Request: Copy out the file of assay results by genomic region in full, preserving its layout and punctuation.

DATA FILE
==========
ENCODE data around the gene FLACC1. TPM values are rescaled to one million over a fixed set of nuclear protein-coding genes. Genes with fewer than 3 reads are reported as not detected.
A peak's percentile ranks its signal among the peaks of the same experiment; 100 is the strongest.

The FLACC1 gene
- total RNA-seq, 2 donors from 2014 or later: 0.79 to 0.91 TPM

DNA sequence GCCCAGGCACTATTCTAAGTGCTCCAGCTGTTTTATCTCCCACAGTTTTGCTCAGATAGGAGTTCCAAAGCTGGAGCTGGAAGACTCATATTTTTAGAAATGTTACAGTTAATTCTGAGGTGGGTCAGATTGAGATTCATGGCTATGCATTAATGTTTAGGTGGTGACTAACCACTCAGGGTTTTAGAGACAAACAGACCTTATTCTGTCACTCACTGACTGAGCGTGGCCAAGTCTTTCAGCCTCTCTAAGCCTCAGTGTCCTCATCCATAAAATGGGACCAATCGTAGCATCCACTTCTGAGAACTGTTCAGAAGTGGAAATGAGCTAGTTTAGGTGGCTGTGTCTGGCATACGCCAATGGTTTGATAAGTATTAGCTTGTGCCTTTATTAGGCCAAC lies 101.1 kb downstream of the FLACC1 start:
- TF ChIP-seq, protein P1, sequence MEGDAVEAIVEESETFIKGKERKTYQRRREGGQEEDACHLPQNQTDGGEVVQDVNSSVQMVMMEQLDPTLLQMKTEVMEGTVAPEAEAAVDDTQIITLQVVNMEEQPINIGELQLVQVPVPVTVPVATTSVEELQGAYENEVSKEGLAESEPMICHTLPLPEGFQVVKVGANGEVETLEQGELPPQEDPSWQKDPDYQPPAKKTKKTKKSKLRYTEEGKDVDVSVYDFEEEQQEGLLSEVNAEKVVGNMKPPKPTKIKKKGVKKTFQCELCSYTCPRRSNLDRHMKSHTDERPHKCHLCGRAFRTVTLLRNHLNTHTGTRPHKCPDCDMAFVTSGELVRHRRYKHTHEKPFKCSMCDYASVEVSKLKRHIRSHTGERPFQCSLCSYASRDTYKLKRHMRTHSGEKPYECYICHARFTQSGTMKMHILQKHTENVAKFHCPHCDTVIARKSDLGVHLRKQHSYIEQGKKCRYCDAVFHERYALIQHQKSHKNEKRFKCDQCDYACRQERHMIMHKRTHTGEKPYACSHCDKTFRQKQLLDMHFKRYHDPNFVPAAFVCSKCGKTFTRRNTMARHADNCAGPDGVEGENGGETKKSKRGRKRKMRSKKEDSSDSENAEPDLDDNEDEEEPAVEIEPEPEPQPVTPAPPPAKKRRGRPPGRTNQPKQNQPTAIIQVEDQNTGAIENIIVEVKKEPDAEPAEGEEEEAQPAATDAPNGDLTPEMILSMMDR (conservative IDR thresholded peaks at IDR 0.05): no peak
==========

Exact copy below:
ENCODE data around the gene FLACC1. TPM values are rescaled to one million over a fixed set of nuclear protein-coding genes. Genes with fewer than 3 reads are reported as not detected.
A peak's percentile ranks its signal among the peaks of the same experiment; 100 is the strongest.

The FLACC1 gene
- total RNA-seq, 2 donors from 2014 or later: 0.79 to 0.91 TPM

DNA sequence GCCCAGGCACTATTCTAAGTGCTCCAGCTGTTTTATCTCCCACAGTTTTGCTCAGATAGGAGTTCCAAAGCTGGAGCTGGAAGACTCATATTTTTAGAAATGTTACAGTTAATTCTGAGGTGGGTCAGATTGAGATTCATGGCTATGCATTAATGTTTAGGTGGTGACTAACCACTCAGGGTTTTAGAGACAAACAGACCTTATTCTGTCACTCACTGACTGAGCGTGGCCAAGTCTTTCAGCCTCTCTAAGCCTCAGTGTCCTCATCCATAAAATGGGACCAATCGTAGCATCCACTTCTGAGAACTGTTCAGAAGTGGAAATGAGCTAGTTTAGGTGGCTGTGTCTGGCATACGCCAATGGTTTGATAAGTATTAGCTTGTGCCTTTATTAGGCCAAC lies 101.1 kb downstream of the FLACC1 start:
- TF ChIP-seq, protein P1, sequence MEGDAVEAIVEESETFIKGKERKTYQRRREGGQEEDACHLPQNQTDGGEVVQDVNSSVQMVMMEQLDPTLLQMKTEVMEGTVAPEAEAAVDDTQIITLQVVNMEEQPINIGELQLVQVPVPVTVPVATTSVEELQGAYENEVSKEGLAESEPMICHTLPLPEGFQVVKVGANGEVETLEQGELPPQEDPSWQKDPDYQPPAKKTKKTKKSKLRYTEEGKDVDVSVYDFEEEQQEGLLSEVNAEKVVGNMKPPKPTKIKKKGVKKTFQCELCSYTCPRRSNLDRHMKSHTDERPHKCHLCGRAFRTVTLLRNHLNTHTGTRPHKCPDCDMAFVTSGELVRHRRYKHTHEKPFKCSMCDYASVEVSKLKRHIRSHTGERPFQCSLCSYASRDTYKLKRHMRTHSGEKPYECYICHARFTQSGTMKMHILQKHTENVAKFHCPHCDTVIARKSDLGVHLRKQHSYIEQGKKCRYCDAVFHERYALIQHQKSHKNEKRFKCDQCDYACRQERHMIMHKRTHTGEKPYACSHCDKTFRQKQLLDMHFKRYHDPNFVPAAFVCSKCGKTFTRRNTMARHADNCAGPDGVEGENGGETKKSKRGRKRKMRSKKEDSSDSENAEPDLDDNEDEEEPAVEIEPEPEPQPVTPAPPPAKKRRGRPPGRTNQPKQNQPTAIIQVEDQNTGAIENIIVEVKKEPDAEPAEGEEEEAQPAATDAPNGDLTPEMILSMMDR (conservative IDR thresholded peaks at IDR 0.05): no peak